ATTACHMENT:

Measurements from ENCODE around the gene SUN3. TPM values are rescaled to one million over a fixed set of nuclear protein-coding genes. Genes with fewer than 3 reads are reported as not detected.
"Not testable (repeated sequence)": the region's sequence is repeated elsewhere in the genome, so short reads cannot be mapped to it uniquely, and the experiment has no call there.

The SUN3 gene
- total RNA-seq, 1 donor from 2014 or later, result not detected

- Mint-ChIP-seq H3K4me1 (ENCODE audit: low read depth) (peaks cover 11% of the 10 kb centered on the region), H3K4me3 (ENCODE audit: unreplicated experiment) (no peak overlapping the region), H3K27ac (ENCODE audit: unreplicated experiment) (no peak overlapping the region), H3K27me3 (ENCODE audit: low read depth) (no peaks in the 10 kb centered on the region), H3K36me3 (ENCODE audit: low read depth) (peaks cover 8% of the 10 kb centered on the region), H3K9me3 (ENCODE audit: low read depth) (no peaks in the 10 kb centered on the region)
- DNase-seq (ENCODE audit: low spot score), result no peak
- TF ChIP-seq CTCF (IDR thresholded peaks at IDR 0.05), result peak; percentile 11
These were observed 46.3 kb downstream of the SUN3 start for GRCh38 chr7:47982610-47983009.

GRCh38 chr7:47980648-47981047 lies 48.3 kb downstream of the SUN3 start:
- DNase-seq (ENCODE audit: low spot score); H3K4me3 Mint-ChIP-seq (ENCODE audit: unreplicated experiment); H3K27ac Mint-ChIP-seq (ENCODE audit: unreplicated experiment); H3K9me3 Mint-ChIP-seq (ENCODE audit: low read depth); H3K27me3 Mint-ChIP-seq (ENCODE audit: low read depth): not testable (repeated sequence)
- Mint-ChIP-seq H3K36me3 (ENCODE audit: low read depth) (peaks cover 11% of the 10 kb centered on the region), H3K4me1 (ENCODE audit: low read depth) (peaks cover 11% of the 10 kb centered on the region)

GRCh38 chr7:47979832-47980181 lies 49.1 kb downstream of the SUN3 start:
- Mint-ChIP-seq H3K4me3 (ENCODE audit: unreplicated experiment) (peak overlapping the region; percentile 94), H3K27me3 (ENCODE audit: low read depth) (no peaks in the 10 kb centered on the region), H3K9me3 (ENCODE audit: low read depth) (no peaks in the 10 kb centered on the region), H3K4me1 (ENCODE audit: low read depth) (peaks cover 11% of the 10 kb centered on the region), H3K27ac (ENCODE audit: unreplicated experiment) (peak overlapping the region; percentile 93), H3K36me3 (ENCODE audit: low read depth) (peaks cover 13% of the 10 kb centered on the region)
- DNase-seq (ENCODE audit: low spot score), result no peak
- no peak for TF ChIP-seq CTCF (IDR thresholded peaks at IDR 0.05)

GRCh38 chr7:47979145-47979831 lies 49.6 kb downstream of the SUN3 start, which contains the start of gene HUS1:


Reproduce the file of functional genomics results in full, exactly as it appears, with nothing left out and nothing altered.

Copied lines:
Measurements from ENCODE around the gene SUN3. TPM values are rescaled to one million over a fixed set of nuclear protein-coding genes. Genes with fewer than 3 reads are reported as not detected.
"Not testable (repeated sequence)": the region's sequence is repeated elsewhere in the genome, so short reads cannot be mapped to it uniquely, and the experiment has no call there.

The SUN3 gene
- total RNA-seq, 1 donor from 2014 or later, result not detected

- Mint-ChIP-seq H3K4me1 (ENCODE audit: low read depth) (peaks cover 11% of the 10 kb centered on the region), H3K4me3 (ENCODE audit: unreplicated experiment) (no peak overlapping the region), H3K27ac (ENCODE audit: unreplicated experiment) (no peak overlapping the region), H3K27me3 (ENCODE audit: low read depth) (no peaks in the 10 kb centered on the region), H3K36me3 (ENCODE audit: low read depth) (peaks cover 8% of the 10 kb centered on the region), H3K9me3 (ENCODE audit: low read depth) (no peaks in the 10 kb centered on the region)
- DNase-seq (ENCODE audit: low spot score), result no peak
- TF ChIP-seq CTCF (IDR thresholded peaks at IDR 0.05), result peak; percentile 11
These were observed 46.3 kb downstream of the SUN3 start for GRCh38 chr7:47982610-47983009.

GRCh38 chr7:47980648-47981047 lies 48.3 kb downstream of the SUN3 start:
- DNase-seq (ENCODE audit: low spot score); H3K4me3 Mint-ChIP-seq (ENCODE audit: unreplicated experiment); H3K27ac Mint-ChIP-seq (ENCODE audit: unreplicated experiment); H3K9me3 Mint-ChIP-seq (ENCODE audit: low read depth); H3K27me3 Mint-ChIP-seq (ENCODE audit: low read depth): not testable (repeated sequence)
- Mint-ChIP-seq H3K36me3 (ENCODE audit: low read depth) (peaks cover 11% of the 10 kb centered on the region), H3K4me1 (ENCODE audit: low read depth) (peaks cover 11% of the 10 kb centered on the region)

GRCh38 chr7:47979832-47980181 lies 49.1 kb downstream of the SUN3 start:
- Mint-ChIP-seq H3K4me3 (ENCODE audit: unreplicated experiment) (peak overlapping the region; percentile 94), H3K27me3 (ENCODE audit: low read depth) (no peaks in the 10 kb centered on the region), H3K9me3 (ENCODE audit: low read depth) (no peaks in the 10 kb centered on the region), H3K4me1 (ENCODE audit: low read depth) (peaks cover 11% of the 10 kb centered on the region), H3K27ac (ENCODE audit: unreplicated experiment) (peak overlapping the region; percentile 93), H3K36me3 (ENCODE audit: low read depth) (peaks cover 13% of the 10 kb centered on the region)
- DNase-seq (ENCODE audit: low spot score), result no peak
- no peak for TF ChIP-seq CTCF (IDR thresholded peaks at IDR 0.05)

GRCh38 chr7:47979145-47979831 lies 49.6 kb downstream of the SUN3 start, which contains the start of gene HUS1: